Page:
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The Dental Care Cost Estimator provides an estimate and does not guarantee the exact fees for dental procedures, what services your dental benefits plan will cover or your out-of-pocket costs. Estimates should not be construed as financial or medical advice. For more detailed information on your actual dental care costs, please consult your dentist or your Delta Dental.
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Oral health and heart health

Did You Know Your Oral Habits Affect Your Heart?

The health of your mouth may be a clue into the health of another part of your body—your heart. Ongoing studies have shown possible links between periodontal (gum) disease and heart disease.1 Some researchers have found that people with gum disease are about two times more likely to have coronary artery disease.1  In the U.S., heart disease is the leading cause of death, with coronary artery disease being the most common type of heart disease.2 Other studies suggest a relationship between gum disease and stroke.1 So with the majority of American adults believed to have some stage of gum disease,3 the topic of a possible connection between the two diseases is a hot one.  

Gum disease is an infection of the tissues that surround and support teeth. It is caused by a sticky film of bacteria called plaque, which forms on the teeth.4 In its early stages, called gingivitis, gum disease can be treated and reversed. But because gum disease usually causes no pain, you may not be aware that you suffer from it.4   In the later stages of gum disease, called periodontitis, serious damage can occur to the gums and bones supporting the teeth, leading to loose teeth and even lost teeth.4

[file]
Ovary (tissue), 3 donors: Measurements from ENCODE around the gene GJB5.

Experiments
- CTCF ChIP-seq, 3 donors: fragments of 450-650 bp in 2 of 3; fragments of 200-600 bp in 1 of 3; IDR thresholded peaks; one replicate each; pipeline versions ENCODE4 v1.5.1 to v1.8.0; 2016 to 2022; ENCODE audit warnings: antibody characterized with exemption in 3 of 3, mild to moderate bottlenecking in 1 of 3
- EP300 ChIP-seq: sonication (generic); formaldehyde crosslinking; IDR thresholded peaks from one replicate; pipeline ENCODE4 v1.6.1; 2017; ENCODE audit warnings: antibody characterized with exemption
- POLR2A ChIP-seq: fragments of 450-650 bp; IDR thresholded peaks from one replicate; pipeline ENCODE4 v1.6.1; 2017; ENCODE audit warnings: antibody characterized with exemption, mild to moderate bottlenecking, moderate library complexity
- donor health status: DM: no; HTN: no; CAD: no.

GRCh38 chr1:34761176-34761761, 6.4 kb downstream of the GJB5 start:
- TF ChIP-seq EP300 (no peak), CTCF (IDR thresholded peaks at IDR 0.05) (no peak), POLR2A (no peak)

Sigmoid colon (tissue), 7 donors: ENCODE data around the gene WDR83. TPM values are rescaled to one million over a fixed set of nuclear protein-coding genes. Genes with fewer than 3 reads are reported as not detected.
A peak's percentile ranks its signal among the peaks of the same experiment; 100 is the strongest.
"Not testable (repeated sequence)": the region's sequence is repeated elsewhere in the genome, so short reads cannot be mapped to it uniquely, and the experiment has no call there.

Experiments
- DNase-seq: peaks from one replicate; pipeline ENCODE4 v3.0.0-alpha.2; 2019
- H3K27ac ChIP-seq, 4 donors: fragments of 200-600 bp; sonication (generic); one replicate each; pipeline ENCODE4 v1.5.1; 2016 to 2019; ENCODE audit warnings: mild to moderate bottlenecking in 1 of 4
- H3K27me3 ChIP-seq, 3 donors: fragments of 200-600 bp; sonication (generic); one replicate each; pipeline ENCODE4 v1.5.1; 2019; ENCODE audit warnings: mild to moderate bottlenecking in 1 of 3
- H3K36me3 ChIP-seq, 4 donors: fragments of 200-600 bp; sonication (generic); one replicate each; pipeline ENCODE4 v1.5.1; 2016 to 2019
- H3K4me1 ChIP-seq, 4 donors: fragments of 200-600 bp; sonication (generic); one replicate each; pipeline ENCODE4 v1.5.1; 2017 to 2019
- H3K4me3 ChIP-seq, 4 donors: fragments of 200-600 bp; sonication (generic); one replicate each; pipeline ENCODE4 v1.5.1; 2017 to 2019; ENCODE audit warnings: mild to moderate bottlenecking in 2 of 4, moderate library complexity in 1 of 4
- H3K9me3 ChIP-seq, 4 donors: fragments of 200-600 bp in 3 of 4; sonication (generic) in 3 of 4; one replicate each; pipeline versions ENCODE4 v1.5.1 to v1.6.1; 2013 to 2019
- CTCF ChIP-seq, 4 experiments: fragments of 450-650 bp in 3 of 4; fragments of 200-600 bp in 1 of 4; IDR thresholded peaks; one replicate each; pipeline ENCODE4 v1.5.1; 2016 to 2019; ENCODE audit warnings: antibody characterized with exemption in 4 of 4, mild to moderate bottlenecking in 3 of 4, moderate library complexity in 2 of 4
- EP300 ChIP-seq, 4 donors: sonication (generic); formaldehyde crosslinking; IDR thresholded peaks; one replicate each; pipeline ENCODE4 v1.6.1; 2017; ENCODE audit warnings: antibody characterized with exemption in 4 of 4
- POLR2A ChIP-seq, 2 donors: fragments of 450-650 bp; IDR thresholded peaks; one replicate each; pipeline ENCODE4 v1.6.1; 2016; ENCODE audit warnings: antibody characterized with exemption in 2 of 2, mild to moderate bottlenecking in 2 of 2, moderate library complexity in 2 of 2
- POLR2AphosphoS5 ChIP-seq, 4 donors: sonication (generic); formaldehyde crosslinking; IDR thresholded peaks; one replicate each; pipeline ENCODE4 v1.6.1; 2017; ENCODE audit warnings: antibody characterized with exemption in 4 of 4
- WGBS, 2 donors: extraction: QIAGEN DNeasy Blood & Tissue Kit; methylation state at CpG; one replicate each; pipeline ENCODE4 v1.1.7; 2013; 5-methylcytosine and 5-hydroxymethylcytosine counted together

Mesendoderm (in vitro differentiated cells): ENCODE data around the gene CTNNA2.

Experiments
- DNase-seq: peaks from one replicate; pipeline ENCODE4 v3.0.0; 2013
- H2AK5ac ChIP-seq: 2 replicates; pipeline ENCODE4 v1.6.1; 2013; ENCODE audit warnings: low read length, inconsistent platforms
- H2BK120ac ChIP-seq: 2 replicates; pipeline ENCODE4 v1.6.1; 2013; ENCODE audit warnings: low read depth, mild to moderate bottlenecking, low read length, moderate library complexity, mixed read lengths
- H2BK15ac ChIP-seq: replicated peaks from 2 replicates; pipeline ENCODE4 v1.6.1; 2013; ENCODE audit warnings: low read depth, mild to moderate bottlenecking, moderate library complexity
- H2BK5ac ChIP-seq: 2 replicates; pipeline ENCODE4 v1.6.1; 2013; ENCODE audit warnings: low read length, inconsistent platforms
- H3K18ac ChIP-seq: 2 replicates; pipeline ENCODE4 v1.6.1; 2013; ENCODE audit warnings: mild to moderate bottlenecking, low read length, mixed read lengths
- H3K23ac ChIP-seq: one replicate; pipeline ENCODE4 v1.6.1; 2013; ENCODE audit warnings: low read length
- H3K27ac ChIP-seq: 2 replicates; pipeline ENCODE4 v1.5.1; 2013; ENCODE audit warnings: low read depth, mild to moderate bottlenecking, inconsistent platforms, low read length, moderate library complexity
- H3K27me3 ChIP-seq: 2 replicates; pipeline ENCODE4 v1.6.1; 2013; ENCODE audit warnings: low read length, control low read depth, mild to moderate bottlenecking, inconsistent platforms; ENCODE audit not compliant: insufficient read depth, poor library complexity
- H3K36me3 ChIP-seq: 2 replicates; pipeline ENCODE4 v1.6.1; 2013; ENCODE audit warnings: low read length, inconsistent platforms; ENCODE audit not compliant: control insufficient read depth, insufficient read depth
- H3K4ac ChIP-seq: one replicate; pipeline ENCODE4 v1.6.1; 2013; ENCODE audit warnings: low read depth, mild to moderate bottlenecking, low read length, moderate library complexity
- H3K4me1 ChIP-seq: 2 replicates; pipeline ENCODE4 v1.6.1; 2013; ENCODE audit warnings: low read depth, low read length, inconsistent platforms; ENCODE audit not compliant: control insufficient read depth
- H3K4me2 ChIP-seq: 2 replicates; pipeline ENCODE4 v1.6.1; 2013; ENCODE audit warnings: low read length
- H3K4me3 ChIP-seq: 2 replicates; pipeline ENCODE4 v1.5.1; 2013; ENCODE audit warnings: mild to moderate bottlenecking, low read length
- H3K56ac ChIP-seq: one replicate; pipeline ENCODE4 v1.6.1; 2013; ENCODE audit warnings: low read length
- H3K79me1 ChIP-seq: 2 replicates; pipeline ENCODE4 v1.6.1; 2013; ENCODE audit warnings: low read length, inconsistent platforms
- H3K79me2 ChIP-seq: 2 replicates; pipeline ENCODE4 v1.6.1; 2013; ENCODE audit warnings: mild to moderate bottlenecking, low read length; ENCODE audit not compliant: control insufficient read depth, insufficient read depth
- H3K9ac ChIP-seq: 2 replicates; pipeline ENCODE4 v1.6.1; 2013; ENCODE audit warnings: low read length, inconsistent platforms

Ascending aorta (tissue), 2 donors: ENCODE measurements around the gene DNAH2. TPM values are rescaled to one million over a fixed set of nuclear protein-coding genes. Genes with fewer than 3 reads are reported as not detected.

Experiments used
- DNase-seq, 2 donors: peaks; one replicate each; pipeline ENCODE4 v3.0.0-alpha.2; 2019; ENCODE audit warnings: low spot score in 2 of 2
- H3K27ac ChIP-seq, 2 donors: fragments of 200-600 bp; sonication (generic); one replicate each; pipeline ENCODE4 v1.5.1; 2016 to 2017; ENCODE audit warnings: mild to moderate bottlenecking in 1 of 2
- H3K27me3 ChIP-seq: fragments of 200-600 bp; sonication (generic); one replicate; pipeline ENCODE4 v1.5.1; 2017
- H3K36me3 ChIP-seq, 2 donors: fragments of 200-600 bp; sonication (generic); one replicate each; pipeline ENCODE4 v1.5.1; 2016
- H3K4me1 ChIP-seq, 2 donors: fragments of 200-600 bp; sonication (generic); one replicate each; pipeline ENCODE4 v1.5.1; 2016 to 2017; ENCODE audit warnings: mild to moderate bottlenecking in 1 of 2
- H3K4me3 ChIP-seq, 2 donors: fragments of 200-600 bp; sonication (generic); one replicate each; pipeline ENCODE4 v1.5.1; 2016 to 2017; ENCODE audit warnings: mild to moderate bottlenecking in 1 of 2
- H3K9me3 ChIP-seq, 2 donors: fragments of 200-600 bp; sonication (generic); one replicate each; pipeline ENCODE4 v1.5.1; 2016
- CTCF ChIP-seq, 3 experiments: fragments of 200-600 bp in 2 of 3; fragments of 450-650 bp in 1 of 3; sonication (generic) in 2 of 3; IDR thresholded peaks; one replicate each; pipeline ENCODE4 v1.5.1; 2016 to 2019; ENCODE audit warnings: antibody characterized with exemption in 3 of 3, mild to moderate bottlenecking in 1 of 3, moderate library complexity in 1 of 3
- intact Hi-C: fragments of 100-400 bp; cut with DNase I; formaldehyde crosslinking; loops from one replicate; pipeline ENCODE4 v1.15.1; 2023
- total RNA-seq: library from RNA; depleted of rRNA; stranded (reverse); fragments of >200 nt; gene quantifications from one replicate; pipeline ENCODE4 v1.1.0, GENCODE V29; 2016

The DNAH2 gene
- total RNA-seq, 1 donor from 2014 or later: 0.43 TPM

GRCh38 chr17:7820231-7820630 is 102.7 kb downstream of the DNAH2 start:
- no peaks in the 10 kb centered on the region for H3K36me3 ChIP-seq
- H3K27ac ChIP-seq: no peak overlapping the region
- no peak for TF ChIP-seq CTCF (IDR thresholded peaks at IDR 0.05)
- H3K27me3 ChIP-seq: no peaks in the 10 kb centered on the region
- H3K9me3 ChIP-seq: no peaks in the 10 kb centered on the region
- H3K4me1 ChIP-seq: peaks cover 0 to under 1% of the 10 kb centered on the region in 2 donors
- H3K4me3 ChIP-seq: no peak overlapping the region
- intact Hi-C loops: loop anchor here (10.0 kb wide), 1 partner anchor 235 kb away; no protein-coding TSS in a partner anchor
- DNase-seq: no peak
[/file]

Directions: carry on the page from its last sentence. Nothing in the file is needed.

Several theories may explain the connection between gum disease and heart disease. One theory is that bacteria in the mouth may affect the heart when they enter the bloodstream.1 Once in the blood, the bacteria may attach to fatty plaques in the heart’s blood vessels. This could contribute to clot formation, which in turn may lead to a heart attack.1 Another theory points to the inflammation associated with periodontitis as a possible culprit.It also may be that people with heart disease and people with periodontal disease share similar risk factors like smoking, diabetes, poor diet, and lack of attention to overall healthy habits.

Research continues in an effort to pinpoint the exact connection between gum disease and heart disease.5 In the meantime, taking care of your teeth and gums may be even more important for maintaining your overall health.5     

Here are some tips to help you prevent gum disease:3

  • Brush your teeth gently, at least twice a day, with special attention to the gum line.

  • Floss at least once a day.

  • Have regular dental checkups and cleanings.

  • Eat a healthy diet and don’t use tobacco.

 

1 “Gum Disease and Heart Disease, Stroke.” American Academy of Periodontology. www.perio.org/consumer/heart_disease Accessed 2016.

2 “Strong Men Put Their Heart Health First.” CDC Division for Heart Disease and Stroke Prevention, February 14, 2016. www.cdc.gov/features/heartmonth/ Accessed 2016.

3 “Periodontal (Gum) Disease: Causes, Symptoms, and Treatments.” National Institute of Dental and Craniofacial Research, September 2013. www.nidcr.nih.gov/OralHealth/Topics/GumDiseases/PeriodontalGumDisease.htm Accessed 2016.

4 “Gum Disease.” MouthHeathly, American Dental Association. www.mouthhealthy.org/en/az-topics/g/gum-disease Accessed 2016.

5 “Healthy Mouth, Healthy Body.” Prepared by the ADA Division of Communication, in cooperation with The Journal of the American Dental Association and the ADA Council on Scientific Affairs, April 2006, vol. 13. www.ada.org/~/media/ADA/Publications/Files/patient_61.ashx Accessed 2016.